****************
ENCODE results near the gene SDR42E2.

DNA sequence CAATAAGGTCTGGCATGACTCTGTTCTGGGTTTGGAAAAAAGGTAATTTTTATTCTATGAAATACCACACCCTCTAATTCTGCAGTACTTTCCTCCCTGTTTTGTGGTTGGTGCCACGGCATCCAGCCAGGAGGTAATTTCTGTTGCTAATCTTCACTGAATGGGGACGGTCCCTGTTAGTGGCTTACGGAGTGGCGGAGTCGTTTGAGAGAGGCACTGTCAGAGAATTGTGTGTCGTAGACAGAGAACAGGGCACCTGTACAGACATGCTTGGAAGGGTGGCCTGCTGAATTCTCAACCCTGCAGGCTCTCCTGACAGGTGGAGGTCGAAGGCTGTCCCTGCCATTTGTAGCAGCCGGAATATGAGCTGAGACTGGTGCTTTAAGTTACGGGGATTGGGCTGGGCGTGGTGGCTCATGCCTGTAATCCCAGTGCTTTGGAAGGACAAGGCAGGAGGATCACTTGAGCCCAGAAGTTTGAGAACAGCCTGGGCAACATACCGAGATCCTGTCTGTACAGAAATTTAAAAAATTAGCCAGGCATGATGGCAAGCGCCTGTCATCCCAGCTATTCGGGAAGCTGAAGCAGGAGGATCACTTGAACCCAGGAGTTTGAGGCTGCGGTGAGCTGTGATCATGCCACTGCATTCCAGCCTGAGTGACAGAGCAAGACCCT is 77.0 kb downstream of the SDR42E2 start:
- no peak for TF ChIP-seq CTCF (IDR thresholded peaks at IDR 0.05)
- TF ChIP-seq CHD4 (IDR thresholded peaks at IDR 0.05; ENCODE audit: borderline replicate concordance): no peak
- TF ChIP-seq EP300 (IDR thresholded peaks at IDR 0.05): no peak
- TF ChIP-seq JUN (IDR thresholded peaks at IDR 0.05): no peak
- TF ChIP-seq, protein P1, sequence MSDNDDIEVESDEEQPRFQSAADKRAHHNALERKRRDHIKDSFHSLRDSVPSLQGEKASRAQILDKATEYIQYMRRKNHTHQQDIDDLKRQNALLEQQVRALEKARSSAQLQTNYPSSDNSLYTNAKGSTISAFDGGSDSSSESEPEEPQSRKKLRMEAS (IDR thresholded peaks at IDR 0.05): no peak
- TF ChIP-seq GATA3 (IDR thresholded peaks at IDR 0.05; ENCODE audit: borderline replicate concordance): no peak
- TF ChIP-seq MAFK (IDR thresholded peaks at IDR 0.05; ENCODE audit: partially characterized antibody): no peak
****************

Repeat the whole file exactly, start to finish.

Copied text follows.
ENCODE results near the gene SDR42E2.

DNA sequence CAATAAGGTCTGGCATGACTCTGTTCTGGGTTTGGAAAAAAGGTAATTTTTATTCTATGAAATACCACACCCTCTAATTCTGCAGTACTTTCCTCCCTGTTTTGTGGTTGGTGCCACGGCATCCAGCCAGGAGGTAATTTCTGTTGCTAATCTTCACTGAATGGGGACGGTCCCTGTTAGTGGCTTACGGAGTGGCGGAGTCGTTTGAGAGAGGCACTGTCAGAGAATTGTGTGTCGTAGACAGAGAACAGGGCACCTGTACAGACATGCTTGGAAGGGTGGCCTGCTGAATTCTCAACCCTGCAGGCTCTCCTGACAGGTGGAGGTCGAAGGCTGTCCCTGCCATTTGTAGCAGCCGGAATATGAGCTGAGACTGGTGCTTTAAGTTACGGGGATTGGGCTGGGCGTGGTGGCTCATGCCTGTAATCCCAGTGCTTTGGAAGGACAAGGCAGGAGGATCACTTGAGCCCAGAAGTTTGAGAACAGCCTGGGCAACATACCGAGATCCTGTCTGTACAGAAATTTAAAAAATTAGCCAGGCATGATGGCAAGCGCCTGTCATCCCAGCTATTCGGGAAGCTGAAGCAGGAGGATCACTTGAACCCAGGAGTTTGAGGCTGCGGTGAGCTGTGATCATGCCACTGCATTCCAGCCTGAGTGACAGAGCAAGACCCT is 77.0 kb downstream of the SDR42E2 start:
- no peak for TF ChIP-seq CTCF (IDR thresholded peaks at IDR 0.05)
- TF ChIP-seq CHD4 (IDR thresholded peaks at IDR 0.05; ENCODE audit: borderline replicate concordance): no peak
- TF ChIP-seq EP300 (IDR thresholded peaks at IDR 0.05): no peak
- TF ChIP-seq JUN (IDR thresholded peaks at IDR 0.05): no peak
- TF ChIP-seq, protein P1, sequence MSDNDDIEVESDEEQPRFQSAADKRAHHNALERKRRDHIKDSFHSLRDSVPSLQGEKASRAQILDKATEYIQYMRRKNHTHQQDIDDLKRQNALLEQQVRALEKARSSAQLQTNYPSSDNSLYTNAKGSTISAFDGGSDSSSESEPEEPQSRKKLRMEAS (IDR thresholded peaks at IDR 0.05): no peak
- TF ChIP-seq GATA3 (IDR thresholded peaks at IDR 0.05; ENCODE audit: borderline replicate concordance): no peak
- TF ChIP-seq MAFK (IDR thresholded peaks at IDR 0.05; ENCODE audit: partially characterized antibody): no peak